The association of pelvic actinomycosis and IUD is strong and it appears the risk increases after 2 years of use although most patients have had longer use. Two large previous series noted the mean duration of use of the IUD in patients with pelvic actinomycosis to be 7-8 years. The presence of the IUD strings is thought to allow ascension of the Actinomyces sp into the uterus where focal necrosis of the endometrium by the IUD is the breach required for disease to occur . Other rarer risk factors that have been reported include direct trauma, endoscopic manipulation and previous surgery. One of our patients had no previous history of IUD use and had indeed had a hysterectomy previously. It is likely that she had a chronic infection from previous instrumentation.
The gold standard for diagnosis is culture from the tissue, pus or IUD itself. Actinomyces sp is a fastidious anaerobic bacterium that requires 2-3 weeks to culture with a failure rate of more than 50% . Therefore, most diagnoses are made histologically with the presence of sulphur granules, yellowish particles with a mycelium-like structure containing clusters of neutrophils and actinomyces (Figure A and Figure B). Sulphur granules may be scant or absent in some patients  and their presence is not pathognomonic of Actinomycosis infection .
Whilst Actinomycosis commonly co- exists with gram negative organisms and other anaerobic bacteria such as Actinobacillus sp, Aikenella sp and Bacteroides sp, single agent therapy is usually successful. Penicillin in a dose of 18 to 24 million units intravenously for two to six weeks, followed by oral therapy with amoxicillin is recommended . The total duration of therapy though remains controversial. A prolonged treatment regime has been recommended due to the poor penetration of antibiotic into the inflammatory fibrotic tissue. A previous series of 20 patients, however, noted that despite 13 patients having 3 months or less of antibiotic treatment, there was no documented recurrence after a median follow up of 37.5 months . One of our patients had only a 3 month course of antibiotics while another patient only had a 5 day course but both still had full resolution of their disease. This may be due to the fact that the surgery decreased the burden of disease and thus treatment outcomes are still successful with shorter antibiotic regimens. Ceftriaxone, tetracycline, minocycline, erythromycin and clindamycin can also be used to treat actinomyces in patients allergic to penicillin.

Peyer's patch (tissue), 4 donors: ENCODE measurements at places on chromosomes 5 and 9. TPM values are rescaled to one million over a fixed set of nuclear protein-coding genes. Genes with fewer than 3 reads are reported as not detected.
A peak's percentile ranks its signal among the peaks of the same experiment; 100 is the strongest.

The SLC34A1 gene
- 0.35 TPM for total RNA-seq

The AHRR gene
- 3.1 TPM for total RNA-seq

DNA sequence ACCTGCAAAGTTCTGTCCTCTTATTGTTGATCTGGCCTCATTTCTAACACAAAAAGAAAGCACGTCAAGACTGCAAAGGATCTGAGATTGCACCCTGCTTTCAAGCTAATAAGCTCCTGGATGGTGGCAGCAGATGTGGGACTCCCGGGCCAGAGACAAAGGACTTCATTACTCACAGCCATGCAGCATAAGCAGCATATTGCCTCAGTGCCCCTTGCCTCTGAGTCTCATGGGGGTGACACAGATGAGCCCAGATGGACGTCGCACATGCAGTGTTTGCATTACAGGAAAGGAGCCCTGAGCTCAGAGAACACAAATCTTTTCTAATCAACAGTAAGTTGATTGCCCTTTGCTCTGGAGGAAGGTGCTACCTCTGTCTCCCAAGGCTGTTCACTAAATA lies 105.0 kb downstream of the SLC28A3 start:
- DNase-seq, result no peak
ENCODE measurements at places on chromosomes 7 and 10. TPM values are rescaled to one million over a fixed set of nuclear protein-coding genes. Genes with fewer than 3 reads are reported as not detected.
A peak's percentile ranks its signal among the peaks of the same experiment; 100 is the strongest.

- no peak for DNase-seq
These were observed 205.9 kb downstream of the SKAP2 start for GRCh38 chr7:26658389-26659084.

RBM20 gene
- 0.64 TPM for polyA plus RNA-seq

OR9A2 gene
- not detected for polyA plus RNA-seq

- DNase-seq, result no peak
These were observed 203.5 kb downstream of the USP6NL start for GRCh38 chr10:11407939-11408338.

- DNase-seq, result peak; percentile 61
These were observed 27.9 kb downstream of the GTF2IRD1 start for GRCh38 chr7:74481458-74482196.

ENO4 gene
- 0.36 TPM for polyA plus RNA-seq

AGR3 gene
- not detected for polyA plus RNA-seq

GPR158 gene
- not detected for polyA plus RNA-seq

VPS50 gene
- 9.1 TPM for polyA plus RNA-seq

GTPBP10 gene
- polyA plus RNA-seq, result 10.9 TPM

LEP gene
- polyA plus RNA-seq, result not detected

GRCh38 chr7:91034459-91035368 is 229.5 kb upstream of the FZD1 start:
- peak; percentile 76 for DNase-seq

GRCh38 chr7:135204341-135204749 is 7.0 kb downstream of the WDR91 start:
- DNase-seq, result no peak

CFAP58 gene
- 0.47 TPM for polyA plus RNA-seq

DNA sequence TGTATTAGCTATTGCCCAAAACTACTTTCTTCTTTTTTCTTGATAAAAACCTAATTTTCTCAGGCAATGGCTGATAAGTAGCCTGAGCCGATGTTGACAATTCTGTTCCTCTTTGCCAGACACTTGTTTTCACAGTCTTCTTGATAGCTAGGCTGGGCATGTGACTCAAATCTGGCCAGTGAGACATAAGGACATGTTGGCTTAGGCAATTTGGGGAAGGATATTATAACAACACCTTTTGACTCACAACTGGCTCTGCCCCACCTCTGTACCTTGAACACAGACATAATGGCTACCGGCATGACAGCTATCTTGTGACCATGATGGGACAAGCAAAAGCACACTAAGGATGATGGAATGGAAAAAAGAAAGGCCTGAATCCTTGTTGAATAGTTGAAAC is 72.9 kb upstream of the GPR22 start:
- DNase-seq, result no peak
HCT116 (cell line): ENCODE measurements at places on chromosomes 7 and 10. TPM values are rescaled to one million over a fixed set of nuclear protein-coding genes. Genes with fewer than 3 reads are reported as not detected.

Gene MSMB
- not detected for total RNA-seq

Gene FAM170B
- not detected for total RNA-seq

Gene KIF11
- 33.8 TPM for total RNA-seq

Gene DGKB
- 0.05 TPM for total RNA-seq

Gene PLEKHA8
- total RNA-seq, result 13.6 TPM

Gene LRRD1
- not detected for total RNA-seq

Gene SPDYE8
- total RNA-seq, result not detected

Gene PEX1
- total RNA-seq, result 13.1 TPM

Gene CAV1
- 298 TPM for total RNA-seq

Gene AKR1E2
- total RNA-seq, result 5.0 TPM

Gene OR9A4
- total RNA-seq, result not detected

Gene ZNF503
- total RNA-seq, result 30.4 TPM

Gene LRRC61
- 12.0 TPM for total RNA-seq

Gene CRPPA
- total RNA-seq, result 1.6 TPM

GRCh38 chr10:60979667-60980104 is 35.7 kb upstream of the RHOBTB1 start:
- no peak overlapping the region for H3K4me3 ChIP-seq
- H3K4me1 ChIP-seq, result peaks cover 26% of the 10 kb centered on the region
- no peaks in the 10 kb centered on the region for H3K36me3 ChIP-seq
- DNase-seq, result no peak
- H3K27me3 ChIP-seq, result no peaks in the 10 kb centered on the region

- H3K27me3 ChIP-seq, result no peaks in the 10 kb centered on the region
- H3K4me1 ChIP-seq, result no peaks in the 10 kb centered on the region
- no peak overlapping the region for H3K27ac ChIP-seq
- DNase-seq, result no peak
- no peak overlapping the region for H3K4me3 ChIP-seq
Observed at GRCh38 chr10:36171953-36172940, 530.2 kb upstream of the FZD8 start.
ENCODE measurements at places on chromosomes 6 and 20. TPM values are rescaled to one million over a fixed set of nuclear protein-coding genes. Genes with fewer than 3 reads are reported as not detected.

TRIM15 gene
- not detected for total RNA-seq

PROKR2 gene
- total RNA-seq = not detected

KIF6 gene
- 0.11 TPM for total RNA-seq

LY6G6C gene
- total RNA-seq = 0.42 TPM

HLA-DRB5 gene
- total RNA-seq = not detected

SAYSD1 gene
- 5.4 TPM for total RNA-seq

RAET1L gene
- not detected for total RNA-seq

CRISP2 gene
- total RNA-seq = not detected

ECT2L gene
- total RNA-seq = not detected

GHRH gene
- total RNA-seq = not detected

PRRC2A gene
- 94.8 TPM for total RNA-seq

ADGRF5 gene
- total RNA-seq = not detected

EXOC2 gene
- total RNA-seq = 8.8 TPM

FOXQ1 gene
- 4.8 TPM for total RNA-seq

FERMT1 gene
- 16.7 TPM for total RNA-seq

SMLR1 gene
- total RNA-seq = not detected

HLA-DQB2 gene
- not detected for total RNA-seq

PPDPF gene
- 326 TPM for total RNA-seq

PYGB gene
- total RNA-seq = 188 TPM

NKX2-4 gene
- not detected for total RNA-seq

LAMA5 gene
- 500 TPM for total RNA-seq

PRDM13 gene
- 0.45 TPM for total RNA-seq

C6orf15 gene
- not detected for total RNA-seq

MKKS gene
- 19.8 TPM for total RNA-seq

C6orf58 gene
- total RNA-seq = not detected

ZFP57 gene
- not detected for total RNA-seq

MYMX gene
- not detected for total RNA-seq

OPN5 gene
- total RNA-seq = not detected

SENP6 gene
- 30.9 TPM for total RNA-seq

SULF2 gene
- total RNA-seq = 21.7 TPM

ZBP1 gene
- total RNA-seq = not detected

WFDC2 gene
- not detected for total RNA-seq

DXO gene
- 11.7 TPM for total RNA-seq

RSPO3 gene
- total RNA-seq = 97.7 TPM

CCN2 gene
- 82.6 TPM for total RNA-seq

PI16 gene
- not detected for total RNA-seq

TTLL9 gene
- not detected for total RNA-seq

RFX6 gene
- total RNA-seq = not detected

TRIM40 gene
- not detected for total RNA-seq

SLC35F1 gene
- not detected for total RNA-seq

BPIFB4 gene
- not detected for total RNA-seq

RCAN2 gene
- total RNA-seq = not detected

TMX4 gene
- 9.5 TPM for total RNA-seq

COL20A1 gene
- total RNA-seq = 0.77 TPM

Antibiotics can cure very extensive pelvic disease, including masses; however there is still a role for surgical management for exclusion of malignancy, resolving obstruction of surrounding organs and for patients that have failed to clinically respond to antibiotic therapy. Furthermore, surgery is often required for diagnosis by obtaining tissue for histopathological examination and culture. Regardless, the prognosis of pelvic actinomycosis is excellent and the treatment outcome with antibiotic is usually complete resolution.
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Citation: Wan KM, Rhou YJJ, Berges TT, Campbell N, Carter J, et al. Pelvic Actinomycosis Mimicking Ovarian Cancer: A Report of 3 Cases and Review of the Literature. Austin J Obstet Gynecol. 2014;1(3): 3. ISSN:2378-1386